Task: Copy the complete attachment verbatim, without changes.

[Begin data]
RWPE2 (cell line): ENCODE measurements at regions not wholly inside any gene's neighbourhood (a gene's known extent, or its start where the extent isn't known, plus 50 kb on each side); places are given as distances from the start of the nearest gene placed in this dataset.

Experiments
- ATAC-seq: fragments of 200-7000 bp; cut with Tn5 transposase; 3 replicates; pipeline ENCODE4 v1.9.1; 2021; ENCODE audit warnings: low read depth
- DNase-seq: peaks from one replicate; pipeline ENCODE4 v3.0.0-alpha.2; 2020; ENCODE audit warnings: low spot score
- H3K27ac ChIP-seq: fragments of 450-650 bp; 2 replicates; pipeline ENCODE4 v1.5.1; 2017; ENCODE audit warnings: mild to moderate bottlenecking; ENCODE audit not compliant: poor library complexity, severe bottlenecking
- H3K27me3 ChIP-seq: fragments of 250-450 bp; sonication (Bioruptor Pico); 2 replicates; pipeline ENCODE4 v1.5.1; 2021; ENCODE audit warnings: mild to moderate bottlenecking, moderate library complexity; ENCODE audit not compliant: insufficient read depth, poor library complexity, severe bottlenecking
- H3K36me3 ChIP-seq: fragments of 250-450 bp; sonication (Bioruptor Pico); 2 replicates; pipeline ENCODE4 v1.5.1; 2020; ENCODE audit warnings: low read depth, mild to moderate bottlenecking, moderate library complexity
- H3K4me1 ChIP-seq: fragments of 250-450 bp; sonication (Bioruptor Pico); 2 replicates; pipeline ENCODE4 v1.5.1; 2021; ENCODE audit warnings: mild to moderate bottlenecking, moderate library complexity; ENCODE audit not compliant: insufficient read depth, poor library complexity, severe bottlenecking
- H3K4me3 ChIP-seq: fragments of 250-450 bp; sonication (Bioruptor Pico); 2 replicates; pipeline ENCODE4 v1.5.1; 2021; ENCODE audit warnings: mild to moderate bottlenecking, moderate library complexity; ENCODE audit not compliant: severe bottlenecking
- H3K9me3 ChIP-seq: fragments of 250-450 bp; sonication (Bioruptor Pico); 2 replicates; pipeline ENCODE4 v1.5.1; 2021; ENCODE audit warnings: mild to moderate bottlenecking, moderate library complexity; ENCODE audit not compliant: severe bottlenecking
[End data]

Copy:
RWPE2 (cell line): ENCODE measurements at regions not wholly inside any gene's neighbourhood (a gene's known extent, or its start where the extent isn't known, plus 50 kb on each side); places are given as distances from the start of the nearest gene placed in this dataset.

Experiments
- ATAC-seq: fragments of 200-7000 bp; cut with Tn5 transposase; 3 replicates; pipeline ENCODE4 v1.9.1; 2021; ENCODE audit warnings: low read depth
- DNase-seq: peaks from one replicate; pipeline ENCODE4 v3.0.0-alpha.2; 2020; ENCODE audit warnings: low spot score
- H3K27ac ChIP-seq: fragments of 450-650 bp; 2 replicates; pipeline ENCODE4 v1.5.1; 2017; ENCODE audit warnings: mild to moderate bottlenecking; ENCODE audit not compliant: poor library complexity, severe bottlenecking
- H3K27me3 ChIP-seq: fragments of 250-450 bp; sonication (Bioruptor Pico); 2 replicates; pipeline ENCODE4 v1.5.1; 2021; ENCODE audit warnings: mild to moderate bottlenecking, moderate library complexity; ENCODE audit not compliant: insufficient read depth, poor library complexity, severe bottlenecking
- H3K36me3 ChIP-seq: fragments of 250-450 bp; sonication (Bioruptor Pico); 2 replicates; pipeline ENCODE4 v1.5.1; 2020; ENCODE audit warnings: low read depth, mild to moderate bottlenecking, moderate library complexity
- H3K4me1 ChIP-seq: fragments of 250-450 bp; sonication (Bioruptor Pico); 2 replicates; pipeline ENCODE4 v1.5.1; 2021; ENCODE audit warnings: mild to moderate bottlenecking, moderate library complexity; ENCODE audit not compliant: insufficient read depth, poor library complexity, severe bottlenecking
- H3K4me3 ChIP-seq: fragments of 250-450 bp; sonication (Bioruptor Pico); 2 replicates; pipeline ENCODE4 v1.5.1; 2021; ENCODE audit warnings: mild to moderate bottlenecking, moderate library complexity; ENCODE audit not compliant: severe bottlenecking
- H3K9me3 ChIP-seq: fragments of 250-450 bp; sonication (Bioruptor Pico); 2 replicates; pipeline ENCODE4 v1.5.1; 2021; ENCODE audit warnings: mild to moderate bottlenecking, moderate library complexity; ENCODE audit not compliant: severe bottlenecking